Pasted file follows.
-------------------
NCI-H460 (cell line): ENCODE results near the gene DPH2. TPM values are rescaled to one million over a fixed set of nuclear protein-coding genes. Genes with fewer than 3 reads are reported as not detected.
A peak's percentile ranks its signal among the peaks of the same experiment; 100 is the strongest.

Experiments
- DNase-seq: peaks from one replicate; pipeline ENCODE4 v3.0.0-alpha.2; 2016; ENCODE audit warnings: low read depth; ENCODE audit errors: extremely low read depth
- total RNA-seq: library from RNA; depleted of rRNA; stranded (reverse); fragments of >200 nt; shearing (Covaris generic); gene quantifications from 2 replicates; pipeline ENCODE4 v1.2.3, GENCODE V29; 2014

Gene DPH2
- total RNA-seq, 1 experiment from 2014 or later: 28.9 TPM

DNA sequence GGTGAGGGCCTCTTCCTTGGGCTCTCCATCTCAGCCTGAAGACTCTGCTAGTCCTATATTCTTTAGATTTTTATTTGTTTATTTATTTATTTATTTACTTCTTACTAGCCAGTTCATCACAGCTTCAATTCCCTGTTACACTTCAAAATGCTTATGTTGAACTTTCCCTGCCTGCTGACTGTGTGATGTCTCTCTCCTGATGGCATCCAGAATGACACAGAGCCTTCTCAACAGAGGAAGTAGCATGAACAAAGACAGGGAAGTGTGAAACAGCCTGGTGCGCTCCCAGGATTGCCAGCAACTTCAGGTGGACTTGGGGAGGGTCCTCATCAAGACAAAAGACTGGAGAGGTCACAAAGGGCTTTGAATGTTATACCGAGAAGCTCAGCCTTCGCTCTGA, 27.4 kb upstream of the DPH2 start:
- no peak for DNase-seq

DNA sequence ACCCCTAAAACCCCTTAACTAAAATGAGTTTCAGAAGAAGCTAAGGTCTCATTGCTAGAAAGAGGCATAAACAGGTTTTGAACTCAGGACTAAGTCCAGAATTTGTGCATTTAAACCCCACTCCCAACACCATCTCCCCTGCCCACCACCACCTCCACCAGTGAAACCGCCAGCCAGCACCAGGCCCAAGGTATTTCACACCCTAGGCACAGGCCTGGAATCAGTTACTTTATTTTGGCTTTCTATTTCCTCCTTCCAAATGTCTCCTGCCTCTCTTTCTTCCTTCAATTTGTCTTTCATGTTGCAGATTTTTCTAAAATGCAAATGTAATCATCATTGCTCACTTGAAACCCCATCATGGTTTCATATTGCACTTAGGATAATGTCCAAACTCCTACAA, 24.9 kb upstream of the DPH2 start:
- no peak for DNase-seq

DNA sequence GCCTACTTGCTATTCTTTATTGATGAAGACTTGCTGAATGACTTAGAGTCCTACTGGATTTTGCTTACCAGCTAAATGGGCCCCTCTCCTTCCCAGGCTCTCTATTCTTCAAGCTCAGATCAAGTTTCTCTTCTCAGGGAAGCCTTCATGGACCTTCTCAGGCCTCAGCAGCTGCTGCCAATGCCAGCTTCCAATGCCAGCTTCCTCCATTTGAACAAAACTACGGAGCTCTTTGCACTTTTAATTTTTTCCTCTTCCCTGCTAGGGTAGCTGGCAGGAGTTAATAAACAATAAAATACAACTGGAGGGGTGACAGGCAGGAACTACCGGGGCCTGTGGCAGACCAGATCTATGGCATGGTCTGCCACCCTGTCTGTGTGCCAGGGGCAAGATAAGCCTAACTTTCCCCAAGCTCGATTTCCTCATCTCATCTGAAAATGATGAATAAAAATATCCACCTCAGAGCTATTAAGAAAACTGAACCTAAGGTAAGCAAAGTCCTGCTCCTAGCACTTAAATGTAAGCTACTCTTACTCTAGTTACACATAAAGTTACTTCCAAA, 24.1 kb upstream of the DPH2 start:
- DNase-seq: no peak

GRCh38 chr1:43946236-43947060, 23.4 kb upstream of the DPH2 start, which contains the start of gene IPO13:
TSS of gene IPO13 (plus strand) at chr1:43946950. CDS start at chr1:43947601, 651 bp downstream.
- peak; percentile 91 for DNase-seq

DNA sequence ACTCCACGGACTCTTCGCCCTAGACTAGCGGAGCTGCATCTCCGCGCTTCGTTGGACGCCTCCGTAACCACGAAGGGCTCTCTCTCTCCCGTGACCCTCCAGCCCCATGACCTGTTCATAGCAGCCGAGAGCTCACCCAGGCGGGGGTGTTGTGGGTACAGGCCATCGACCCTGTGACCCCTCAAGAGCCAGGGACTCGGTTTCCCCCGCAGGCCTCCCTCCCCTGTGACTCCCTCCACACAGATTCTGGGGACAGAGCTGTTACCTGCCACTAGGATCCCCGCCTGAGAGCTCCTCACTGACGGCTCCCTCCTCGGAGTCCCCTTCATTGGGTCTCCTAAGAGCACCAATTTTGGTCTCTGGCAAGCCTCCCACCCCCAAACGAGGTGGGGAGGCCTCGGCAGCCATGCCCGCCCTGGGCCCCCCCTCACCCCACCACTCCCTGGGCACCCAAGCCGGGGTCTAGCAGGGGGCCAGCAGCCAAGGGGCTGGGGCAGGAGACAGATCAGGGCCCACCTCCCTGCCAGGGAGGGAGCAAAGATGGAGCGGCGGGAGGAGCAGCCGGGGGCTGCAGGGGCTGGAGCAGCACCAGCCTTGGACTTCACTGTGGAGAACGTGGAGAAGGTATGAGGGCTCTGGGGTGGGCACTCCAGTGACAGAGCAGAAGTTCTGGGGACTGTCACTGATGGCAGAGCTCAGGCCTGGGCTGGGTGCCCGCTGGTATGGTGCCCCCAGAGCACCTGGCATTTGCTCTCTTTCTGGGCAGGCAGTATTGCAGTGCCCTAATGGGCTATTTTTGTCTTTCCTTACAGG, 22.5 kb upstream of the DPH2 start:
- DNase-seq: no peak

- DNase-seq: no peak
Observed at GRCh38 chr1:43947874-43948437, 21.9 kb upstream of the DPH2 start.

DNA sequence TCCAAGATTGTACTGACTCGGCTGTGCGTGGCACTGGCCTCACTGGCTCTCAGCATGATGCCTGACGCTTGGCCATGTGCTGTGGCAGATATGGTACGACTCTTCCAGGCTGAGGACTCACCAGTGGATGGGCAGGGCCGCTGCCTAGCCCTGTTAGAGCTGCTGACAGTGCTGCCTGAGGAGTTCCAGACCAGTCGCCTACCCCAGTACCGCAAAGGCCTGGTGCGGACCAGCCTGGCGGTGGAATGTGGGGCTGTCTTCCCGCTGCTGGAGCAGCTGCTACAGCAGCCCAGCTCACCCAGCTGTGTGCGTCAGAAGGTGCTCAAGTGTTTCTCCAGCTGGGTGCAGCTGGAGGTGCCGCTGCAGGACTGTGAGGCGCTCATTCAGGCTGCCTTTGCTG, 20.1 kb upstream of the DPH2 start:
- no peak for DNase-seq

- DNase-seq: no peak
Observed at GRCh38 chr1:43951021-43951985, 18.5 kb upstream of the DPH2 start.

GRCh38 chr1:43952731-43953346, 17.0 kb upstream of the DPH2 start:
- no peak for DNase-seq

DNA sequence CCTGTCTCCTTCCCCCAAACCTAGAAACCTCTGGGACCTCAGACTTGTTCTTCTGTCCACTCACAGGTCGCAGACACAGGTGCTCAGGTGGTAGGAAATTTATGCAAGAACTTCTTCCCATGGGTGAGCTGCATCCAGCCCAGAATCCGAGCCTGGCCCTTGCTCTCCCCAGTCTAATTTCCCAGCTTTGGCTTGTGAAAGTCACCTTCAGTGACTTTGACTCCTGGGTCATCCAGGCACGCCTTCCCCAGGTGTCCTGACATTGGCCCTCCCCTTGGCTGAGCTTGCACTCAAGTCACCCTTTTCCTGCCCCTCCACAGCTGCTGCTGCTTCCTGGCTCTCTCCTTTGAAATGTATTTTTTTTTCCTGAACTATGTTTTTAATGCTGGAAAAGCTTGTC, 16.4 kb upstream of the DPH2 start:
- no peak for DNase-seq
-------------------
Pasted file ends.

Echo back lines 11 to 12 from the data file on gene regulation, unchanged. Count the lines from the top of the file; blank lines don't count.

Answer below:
- no peak for DNase-seq

DNA sequence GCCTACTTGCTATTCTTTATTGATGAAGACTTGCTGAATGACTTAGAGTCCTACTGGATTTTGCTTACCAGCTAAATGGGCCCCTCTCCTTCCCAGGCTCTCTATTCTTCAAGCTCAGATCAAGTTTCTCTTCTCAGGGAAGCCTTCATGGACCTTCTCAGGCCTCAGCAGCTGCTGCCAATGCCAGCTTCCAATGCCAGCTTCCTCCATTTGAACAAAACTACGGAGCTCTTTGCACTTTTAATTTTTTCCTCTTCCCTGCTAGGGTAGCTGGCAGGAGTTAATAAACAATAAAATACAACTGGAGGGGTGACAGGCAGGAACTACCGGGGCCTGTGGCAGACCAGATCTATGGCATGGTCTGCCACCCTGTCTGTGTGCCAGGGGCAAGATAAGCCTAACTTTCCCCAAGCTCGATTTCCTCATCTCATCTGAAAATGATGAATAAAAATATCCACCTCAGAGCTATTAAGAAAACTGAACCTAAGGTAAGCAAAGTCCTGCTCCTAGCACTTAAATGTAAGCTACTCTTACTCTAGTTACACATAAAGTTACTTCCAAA, 24.1 kb upstream of the DPH2 start: